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Ubuntu 7.10 "Gutsy Gibbon" Released


Samurai

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Homepage: Ubuntu

Ubuntu is a community developed operating system that is perfect for laptops, desktops and servers. Whether you use it at home, at school or at work Ubuntu contains all the applications you'll ever need, from word processing and email applications, to web server software and programming tools.

Ubuntu is and always will be free of charge. You do not pay any licensing fees. You can download, use and share Ubuntu with your friends, family, school or business for absolutely nothing.

We issue a new desktop and server release every six months. That means you'll always have the the latest and greatest applications that the open source world has to offer.

Ubuntu is designed with security in mind. You get free security updates for at least 18 months on the desktop and server. With the Long Term Support (LTS) version you get three years support on the desktop, and five years on the server. There is no extra fee for the LTS version, we make our very best work available to everyone on the same free terms. Upgrades to new versions of Ubuntu are and always will be free of charge.

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Everything you need on one CD, which provides a complete working environment. Additional software is available online.

The graphical installer enables you to get up and running quickly and easily. A standard installation should take less than 25 minutes.

Once installed your system is immediately ready-to-use. On the desktop you have a full set of productivity, internet, drawing and graphics applications, and games.

On the server you get just what you need to get up and running and nothing you don't.

Screenshot:

Ubuntu 7.10 Desktop

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How Do I Get It?

There are now three ways for you to get Ubuntu. Downloading, Purchasing a CD from vendors such as Amazon or Requesting A Free CD.

All options can be found by visiting Ubuntu's "Get Ubuntu" Link

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If you have a problem installing normally try this:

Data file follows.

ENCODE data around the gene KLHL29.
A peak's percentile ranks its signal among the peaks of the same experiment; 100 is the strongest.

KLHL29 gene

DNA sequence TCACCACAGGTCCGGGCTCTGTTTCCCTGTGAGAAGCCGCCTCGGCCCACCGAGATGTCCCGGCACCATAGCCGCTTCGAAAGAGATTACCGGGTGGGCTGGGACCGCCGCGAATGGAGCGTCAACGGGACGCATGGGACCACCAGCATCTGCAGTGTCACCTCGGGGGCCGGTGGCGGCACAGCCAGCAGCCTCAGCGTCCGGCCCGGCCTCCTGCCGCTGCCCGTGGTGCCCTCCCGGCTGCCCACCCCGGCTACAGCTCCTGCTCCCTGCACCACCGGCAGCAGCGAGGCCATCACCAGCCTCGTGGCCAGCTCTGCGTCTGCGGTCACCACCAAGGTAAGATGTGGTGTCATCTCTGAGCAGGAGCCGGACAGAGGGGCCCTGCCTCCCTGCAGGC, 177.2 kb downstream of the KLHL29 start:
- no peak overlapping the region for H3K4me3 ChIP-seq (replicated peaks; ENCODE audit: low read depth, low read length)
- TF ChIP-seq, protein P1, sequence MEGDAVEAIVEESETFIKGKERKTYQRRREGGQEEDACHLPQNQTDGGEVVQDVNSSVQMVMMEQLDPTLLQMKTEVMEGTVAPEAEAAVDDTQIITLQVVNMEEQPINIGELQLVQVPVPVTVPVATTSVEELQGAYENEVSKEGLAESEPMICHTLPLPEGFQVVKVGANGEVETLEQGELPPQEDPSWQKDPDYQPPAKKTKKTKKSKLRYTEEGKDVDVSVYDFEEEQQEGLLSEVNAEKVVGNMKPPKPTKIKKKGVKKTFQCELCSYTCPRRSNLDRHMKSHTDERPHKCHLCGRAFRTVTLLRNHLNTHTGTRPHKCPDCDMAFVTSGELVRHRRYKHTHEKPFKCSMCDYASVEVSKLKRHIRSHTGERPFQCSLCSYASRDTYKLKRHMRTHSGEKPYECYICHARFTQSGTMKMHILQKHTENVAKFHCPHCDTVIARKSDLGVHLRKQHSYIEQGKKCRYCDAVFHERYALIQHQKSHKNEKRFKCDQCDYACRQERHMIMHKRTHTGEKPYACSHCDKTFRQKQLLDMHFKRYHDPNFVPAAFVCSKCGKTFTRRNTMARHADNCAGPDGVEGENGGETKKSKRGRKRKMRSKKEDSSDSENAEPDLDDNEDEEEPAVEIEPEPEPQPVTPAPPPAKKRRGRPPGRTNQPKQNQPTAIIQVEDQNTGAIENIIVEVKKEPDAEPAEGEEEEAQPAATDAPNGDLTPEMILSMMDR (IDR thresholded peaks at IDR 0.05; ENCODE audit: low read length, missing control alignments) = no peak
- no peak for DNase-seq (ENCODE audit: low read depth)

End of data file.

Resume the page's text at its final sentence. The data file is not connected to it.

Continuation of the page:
sudo sed -e 's/\sfeisty/ gutsy/g' -i /etc/apt/sources.list
sudo apt-get update
sudo apt-get upgrade

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Nice tip. I'm assuming this is for if a user is upgrading from 7.04 "Feisty Fawn"?

Or would this be on a virgin installation?

BTW - Your sig needs to be updated :) Might be worth pointing to their download page instead of the i386.iso as users may not have that specification as well. At least on the download page, they'll be given the option of what they want.

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Tried 7.04 and went back to Vista. It just didn't cut it in areas (dual displays, etc). I'll give 7.10 a go, been waiting for this.

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Nice tip. I'm assuming this is for if a user is upgrading from 7.04 "Feisty Fawn"?

Or would this be on a virgin installation?

BTW - Your sig needs to be updated :fool: Might be worth pointing to their download page instead of the i386.iso as users may not have that specification as well. At least on the download page, they'll be given the option of what they want.

Yes, that code is for upgrading from 7.04 "Feisty Fawn" IF the Update-manager gives a error.

Thx for the note about my sig.

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Finally the wait is over. Much awaited Release :welcome:

A few interesting quotes...

I also think there needs to be a type of graphical installer implemented, slightly different than repositories, that allows a program to deploy a binary version of itself, or compile when necessary, and hide the whole deal under a nice GUI. The main difference is that with this installer, the necessary prerequisite libraries would already be included. Similar to Windows' MSI installer, or Apple's PKG installer. While it may not be the best solution for program installation, it's much more comfortable for the end-user.
However, the only thing stopping me from fully adopting it is the FHS. They need to consider a Gobo Linux directory structure http://en.wikipedia.org/wiki/Gobolinux. This would allow for a unified, no more package management, and extremely simple installation and removal of programs in all Linux distros similar to windows and mac. This would also allow developers to create a single Linux program release instead of half a dozen. I have had a fair few brakages with synaptic and lots of troubles finding sources so that i can update to the latest and greatest. Ubuntu can really brake the mold of the other 1000 or so distros out there by doing somthing unique and much needed.
Its time for this change. If you look at the ubuntu forums you will see there have been many threads about this very thing and you will see there is also a majority of people in support of such a proposal. Unix users are very stubborn so for this to be the case says something.
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